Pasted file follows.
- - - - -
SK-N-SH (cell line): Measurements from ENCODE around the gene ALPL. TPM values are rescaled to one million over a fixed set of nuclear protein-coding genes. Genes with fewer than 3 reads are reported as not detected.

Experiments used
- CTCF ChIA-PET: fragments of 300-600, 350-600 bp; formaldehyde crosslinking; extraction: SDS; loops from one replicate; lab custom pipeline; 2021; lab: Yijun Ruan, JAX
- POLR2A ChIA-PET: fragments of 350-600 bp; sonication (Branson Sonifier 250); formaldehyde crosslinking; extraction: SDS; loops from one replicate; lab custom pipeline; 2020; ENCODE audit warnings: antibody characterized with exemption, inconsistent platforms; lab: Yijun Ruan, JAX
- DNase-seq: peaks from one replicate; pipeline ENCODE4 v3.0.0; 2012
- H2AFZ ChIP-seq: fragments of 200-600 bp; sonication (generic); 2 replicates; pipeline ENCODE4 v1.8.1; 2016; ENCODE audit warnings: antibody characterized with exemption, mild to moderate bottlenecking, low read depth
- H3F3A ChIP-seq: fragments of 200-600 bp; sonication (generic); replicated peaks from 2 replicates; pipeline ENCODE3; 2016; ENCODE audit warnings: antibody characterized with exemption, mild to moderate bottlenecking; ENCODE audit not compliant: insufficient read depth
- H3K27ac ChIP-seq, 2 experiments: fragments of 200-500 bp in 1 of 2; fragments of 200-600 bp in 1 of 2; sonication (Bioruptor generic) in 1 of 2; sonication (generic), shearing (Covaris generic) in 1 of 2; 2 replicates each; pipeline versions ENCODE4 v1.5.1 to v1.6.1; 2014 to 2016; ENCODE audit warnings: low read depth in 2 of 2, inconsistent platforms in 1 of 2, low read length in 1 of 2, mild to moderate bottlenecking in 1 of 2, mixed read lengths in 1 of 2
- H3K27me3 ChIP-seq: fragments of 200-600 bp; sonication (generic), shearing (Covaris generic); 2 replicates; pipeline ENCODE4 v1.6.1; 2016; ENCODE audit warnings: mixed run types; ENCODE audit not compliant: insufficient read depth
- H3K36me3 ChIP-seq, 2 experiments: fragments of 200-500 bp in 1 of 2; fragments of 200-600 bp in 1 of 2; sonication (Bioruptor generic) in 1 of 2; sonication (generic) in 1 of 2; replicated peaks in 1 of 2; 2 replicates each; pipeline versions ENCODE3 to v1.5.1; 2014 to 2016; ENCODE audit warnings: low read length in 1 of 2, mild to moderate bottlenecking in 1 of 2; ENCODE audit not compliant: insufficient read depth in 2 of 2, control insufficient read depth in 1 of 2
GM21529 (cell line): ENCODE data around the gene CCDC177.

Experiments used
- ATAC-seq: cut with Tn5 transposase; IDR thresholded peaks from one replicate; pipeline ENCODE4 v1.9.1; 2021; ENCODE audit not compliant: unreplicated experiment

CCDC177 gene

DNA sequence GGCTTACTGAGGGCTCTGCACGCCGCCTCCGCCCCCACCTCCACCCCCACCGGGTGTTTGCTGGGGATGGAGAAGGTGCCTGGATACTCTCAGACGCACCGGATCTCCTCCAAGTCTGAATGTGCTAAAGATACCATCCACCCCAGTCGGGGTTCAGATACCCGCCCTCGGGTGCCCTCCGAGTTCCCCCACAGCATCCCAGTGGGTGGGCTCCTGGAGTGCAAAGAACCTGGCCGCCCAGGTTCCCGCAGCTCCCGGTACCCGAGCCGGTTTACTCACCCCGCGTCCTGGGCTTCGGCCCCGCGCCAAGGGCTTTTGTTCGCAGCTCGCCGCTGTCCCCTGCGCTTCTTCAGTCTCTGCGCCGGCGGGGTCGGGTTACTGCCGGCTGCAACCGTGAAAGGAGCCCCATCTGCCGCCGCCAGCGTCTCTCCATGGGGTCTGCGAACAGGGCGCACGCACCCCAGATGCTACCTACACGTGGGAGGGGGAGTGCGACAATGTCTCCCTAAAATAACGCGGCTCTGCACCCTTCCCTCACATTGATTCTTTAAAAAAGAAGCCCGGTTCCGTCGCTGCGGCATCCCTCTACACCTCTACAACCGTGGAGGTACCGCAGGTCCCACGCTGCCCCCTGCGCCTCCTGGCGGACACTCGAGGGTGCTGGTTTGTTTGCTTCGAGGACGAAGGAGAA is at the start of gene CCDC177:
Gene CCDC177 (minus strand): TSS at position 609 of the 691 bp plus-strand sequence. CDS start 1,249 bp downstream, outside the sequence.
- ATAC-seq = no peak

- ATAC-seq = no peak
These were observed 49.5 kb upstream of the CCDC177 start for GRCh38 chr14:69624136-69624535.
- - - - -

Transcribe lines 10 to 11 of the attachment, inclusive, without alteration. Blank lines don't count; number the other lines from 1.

- H3K36me3 ChIP-seq, 2 experiments: fragments of 200-500 bp in 1 of 2; fragments of 200-600 bp in 1 of 2; sonication (Bioruptor generic) in 1 of 2; sonication (generic) in 1 of 2; replicated peaks in 1 of 2; 2 replicates each; pipeline versions ENCODE3 to v1.5.1; 2014 to 2016; ENCODE audit warnings: low read length in 1 of 2, mild to moderate bottlenecking in 1 of 2; ENCODE audit not compliant: insufficient read depth in 2 of 2, control insufficient read depth in 1 of 2
GM21529 (cell line): ENCODE data around the gene CCDC177.